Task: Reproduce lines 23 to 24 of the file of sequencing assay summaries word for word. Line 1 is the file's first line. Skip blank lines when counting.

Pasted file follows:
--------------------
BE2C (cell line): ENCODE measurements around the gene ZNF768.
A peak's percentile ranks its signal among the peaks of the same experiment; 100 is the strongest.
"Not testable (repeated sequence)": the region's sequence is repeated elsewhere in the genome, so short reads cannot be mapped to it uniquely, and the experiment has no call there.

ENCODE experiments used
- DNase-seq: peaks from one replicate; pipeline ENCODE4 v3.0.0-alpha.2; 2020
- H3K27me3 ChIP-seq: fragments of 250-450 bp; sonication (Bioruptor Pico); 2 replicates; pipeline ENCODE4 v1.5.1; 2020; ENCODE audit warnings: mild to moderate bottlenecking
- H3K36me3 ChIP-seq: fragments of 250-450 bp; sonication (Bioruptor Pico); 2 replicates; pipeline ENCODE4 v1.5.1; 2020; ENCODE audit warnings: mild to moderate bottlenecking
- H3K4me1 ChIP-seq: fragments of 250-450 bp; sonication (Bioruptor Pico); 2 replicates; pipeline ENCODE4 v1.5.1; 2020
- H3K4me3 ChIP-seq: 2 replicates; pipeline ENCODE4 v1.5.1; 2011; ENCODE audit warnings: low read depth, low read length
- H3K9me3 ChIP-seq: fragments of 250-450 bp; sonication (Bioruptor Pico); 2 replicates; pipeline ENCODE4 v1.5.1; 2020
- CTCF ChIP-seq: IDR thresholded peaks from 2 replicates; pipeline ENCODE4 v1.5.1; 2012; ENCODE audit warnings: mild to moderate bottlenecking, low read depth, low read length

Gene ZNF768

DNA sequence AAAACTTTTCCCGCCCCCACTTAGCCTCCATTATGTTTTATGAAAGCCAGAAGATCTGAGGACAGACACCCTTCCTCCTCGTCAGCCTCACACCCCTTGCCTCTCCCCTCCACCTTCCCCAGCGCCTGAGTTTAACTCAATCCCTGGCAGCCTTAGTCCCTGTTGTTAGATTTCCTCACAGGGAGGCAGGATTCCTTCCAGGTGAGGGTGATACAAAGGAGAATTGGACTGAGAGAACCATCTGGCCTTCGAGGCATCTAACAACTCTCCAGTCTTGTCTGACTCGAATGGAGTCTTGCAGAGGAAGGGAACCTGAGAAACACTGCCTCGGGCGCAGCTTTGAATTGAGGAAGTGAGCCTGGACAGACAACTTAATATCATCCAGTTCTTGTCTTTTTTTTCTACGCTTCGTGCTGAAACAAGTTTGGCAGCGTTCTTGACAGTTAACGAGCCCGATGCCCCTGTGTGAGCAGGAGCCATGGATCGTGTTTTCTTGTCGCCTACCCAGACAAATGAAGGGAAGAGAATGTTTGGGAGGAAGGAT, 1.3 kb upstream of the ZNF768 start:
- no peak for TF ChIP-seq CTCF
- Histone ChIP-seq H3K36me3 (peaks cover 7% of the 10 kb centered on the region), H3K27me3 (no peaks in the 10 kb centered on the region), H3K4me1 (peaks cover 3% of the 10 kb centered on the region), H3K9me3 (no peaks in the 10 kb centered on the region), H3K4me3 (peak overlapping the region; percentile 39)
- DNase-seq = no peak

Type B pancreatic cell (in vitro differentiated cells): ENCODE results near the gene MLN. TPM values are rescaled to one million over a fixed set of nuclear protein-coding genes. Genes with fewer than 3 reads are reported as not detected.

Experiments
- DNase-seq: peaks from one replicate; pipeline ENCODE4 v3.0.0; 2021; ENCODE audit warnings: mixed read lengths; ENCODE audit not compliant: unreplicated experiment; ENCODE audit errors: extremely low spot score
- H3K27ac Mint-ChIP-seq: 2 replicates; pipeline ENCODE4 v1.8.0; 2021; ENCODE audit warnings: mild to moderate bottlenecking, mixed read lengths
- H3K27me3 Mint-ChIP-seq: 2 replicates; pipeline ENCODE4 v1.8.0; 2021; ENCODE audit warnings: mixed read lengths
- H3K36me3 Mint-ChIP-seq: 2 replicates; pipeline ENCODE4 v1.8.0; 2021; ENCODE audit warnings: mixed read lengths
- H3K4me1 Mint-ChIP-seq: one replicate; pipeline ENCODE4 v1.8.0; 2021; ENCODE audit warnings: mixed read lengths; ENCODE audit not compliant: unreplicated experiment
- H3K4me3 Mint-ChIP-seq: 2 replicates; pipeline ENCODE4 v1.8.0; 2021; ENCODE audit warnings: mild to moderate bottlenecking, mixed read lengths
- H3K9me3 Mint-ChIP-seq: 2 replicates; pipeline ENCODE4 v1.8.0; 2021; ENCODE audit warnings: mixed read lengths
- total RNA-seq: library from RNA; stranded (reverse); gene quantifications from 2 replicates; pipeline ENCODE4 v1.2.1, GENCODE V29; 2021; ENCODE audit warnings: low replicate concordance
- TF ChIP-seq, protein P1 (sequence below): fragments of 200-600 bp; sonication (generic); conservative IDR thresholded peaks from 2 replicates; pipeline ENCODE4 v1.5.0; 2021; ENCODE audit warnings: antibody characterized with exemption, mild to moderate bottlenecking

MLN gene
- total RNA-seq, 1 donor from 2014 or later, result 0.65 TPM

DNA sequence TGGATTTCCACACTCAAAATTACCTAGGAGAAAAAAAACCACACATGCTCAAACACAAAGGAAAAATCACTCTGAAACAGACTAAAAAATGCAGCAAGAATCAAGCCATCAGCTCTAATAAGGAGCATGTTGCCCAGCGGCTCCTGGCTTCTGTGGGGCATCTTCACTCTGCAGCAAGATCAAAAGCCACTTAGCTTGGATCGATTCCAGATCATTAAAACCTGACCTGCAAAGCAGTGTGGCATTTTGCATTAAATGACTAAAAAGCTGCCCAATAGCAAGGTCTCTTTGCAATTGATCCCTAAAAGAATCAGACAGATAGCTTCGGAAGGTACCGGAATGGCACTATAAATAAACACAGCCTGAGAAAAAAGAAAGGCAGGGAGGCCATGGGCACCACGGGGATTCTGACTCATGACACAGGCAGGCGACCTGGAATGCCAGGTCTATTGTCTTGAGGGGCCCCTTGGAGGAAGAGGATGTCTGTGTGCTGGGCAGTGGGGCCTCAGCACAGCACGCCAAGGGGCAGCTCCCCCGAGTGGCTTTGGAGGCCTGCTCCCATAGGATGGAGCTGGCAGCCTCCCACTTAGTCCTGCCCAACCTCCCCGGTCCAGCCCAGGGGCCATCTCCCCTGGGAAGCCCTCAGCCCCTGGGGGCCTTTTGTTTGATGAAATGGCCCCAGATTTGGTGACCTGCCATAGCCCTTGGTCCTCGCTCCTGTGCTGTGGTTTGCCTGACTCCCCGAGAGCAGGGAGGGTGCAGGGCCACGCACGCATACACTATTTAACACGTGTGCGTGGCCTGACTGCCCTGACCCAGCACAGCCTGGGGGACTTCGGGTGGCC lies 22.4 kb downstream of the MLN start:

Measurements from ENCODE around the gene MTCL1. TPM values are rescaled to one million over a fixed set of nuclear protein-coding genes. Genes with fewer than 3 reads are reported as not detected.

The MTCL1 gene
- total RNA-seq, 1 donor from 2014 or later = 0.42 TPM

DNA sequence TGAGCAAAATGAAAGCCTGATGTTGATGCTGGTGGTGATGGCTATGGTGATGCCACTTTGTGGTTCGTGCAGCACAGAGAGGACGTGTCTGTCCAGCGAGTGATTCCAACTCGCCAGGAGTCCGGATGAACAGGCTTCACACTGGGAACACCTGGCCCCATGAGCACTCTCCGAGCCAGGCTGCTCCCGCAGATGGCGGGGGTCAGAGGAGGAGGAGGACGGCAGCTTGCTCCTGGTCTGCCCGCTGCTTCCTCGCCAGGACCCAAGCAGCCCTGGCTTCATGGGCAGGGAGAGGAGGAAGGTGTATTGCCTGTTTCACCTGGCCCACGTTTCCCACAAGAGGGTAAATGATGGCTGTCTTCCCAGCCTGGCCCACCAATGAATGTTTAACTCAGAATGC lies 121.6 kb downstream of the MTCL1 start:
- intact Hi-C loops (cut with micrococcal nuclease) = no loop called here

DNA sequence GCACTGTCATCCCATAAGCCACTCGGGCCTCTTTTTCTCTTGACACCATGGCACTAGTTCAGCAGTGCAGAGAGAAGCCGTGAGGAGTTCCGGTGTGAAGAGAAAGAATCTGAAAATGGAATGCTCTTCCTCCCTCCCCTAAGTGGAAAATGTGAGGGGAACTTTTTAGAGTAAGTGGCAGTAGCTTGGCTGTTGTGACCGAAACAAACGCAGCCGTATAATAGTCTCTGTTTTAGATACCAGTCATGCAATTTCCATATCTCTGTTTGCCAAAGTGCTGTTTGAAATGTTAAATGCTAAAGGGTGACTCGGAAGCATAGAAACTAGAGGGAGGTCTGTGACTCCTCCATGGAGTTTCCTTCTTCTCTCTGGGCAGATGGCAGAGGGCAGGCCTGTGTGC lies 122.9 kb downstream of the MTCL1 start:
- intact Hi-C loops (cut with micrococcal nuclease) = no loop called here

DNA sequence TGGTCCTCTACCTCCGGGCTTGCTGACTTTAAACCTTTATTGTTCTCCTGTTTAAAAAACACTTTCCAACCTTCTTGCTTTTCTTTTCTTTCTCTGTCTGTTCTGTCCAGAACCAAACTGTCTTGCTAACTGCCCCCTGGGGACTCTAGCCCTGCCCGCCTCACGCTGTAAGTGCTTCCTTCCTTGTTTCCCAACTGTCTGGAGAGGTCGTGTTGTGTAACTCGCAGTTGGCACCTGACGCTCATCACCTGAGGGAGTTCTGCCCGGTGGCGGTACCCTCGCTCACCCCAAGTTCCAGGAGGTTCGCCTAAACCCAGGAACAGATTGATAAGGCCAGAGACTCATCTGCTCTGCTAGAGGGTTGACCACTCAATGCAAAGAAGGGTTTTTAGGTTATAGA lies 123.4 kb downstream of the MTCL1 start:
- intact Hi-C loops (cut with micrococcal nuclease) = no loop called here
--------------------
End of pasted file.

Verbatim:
- H3K4me1 Mint-ChIP-seq: one replicate; pipeline ENCODE4 v1.8.0; 2021; ENCODE audit warnings: mixed read lengths; ENCODE audit not compliant: unreplicated experiment
- H3K4me3 Mint-ChIP-seq: 2 replicates; pipeline ENCODE4 v1.8.0; 2021; ENCODE audit warnings: mild to moderate bottlenecking, mixed read lengths